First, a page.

God calls those He wants to be priests. He chooses them from among His people in order to consecrate them, to make them His own. From that moment on, priests no longer belong to themselves, but to God. This is why, over the course of his priesthood, the heart of the priest transforms into the heart of Jesus, and gradually learns to be meek and humble. In this way, we can identify the seven hearts of a priest, which are but one, seen from different perspectives of his consecrated vocation.
The priest doesn’t get married, yet he is a father; he doesn’t live with a woman, however he is a husband. He doesn’t have a few siblings, nor is he an only child, but the entire humanity as his family. The priest is not a friend to a few, but to many. He doesn’t wander the fields, yet he’s a true shepherd. In short, the heart of a priest is that of another Christ.
The heart of the priest is…
Exceptions aside, the priest is unmarried, however, that doesn’t keep him from being a true father by vocation. The fertility that God grants priests is different, it’s an inner fertility that plants the seed of the Gospel and lets it grow. The priest is the one who begets souls for eternal life. He’s a father who teaches, educates, plays and has fun, but also corrects. He’s a spiritual father who listens to his children’s problems and advises and helps them overcome the difficult moments of life. The priest is a father who gets involved in his children’s lives, but also lets them be independent. He’s a father who’s present in the important events of life, like the Sacraments, but he also participates in the everyday moments, like a good football game. The priest is a father by vocation, that’s precisely why we call him “father;” it’s not a coincidence.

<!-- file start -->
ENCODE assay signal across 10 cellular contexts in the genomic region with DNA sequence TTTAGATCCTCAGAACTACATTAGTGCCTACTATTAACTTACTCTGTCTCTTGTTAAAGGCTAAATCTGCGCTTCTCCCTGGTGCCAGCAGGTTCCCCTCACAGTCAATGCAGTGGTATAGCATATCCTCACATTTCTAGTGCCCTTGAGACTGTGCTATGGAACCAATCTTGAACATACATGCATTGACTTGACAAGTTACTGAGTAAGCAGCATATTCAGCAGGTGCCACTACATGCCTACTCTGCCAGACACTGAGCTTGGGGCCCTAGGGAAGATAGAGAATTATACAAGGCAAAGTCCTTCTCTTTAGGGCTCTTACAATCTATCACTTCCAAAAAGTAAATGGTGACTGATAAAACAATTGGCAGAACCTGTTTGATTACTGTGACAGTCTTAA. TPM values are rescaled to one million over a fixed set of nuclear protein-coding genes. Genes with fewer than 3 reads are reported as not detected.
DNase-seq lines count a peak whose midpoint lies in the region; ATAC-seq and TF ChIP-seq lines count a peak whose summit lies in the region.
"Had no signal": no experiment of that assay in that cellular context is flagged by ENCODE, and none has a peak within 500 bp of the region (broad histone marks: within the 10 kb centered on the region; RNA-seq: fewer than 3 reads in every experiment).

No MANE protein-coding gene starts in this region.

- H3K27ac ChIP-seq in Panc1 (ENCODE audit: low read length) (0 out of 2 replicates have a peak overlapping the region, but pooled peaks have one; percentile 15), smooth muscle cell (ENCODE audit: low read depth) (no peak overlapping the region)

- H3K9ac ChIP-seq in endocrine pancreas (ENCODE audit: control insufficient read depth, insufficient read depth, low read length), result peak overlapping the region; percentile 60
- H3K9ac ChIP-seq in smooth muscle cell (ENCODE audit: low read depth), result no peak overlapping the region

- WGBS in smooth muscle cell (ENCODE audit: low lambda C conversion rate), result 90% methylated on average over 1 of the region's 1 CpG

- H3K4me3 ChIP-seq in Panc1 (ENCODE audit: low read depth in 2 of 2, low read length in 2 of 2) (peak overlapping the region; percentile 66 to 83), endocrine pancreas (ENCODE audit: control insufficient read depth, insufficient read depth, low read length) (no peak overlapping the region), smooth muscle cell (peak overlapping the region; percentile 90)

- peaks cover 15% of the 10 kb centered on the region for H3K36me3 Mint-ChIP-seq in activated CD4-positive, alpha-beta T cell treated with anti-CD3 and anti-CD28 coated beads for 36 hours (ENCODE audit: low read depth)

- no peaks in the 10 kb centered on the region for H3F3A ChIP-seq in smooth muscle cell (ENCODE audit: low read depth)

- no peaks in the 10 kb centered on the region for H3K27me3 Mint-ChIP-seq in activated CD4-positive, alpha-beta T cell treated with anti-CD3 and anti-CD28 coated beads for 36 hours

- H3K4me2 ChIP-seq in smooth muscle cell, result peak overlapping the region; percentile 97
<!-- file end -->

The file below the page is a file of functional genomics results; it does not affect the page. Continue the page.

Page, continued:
“What father among you would hand his son a snake when he asks for a fish? Or hand him a scorpion when he asks for an egg? If you then, who are wicked, know how to give good gifts to your children, how much more will the Father in heaven give the holy Spirit* to those who ask him?” (Lk. 11:11-13).
This dimension of the priest’s heart is very important to his pastoral ministry. A true experience of God the Father will be essential for the priest to help him recognize himself as father of his flock – his brothers and sisters in Christ. In order to be a father, the priest has to be a son first; a son who commits mistakes and asks for forgiveness; a son who trusts and loves his father; a son who humbly accepts to be corrected; a son who responds with respect and love. Being a son of God is not as easy as some may say. Being a son entails certain responsibilities and rights. Being a son or a daughter is our first vocation (calling) when we’re born. We’re part of the Mystical Body of Christ, therefore, we are children of God in the Son. It is through Christ that we can be called children of God. This takes place through our Baptism, which confers an indelible seal upon our soul. The priest acts always according to God, “for from Him and through Him and for Him are all things” (Rm. 11:36).
“See what love the Father has bestowed on us that we may be called the children of God. Yet so we are. The reason the world does not know us is that it did not know him. Beloved, we are God’s children now; what we shall be has not yet been revealed. We do know that when it is revealed* we shall be like him, for we shall see him as he is” (1 Jn 3: 1-2).